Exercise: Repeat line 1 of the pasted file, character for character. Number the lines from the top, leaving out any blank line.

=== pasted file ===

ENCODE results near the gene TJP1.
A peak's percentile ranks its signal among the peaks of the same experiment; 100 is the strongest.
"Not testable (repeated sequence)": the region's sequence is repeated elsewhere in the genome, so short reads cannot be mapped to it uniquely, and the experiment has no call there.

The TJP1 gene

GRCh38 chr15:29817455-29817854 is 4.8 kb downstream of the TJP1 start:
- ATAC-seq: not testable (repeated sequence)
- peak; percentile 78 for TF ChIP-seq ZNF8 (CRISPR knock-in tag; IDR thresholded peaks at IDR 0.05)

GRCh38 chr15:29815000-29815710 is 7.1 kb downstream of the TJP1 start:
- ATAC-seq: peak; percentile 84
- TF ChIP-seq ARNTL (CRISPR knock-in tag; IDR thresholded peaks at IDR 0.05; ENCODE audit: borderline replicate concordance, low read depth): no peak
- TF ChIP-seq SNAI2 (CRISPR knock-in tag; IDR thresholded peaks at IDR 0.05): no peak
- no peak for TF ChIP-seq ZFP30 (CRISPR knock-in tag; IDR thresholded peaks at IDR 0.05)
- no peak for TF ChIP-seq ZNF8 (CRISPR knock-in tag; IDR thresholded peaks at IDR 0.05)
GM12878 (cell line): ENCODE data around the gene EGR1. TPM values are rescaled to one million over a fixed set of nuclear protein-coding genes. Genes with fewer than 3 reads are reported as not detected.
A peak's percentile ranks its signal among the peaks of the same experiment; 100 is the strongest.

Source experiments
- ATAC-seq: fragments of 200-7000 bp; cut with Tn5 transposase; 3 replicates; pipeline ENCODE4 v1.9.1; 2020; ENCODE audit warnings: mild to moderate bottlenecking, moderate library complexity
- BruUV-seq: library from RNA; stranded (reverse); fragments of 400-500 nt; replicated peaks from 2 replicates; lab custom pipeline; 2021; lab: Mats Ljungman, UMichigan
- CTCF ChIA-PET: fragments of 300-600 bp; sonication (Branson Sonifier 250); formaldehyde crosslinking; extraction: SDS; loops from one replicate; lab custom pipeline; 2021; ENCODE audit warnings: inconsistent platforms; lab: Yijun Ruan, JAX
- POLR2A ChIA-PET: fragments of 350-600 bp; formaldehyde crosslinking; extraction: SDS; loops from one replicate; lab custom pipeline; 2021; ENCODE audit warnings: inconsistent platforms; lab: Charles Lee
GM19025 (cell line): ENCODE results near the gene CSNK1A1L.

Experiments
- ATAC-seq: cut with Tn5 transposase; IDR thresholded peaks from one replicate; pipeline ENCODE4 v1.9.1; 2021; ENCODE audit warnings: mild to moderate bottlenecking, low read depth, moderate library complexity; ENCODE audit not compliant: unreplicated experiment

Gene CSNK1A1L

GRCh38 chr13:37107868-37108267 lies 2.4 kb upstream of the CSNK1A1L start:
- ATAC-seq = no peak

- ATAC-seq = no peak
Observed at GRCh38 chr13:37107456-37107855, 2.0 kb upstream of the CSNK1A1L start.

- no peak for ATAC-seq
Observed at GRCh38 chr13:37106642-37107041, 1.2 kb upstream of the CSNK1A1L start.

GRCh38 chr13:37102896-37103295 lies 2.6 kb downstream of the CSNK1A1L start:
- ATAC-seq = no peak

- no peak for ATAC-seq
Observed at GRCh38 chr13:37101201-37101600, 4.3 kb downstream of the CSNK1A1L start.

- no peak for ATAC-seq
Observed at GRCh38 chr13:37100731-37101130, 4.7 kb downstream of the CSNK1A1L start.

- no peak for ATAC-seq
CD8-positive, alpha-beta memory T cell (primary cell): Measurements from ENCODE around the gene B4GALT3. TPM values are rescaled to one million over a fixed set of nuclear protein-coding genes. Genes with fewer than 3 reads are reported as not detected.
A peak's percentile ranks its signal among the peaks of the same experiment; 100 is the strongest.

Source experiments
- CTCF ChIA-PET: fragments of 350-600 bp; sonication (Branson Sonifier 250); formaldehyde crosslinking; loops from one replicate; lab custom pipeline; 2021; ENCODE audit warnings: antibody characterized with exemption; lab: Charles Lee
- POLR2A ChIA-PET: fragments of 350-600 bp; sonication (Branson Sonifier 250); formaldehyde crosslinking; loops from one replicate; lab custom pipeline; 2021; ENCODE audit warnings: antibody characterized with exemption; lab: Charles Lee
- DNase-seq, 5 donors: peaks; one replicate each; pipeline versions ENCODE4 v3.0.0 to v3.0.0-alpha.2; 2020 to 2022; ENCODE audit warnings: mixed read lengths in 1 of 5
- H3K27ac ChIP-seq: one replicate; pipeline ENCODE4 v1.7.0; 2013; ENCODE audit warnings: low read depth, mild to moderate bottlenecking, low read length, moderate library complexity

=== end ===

ENCODE results near the gene TJP1.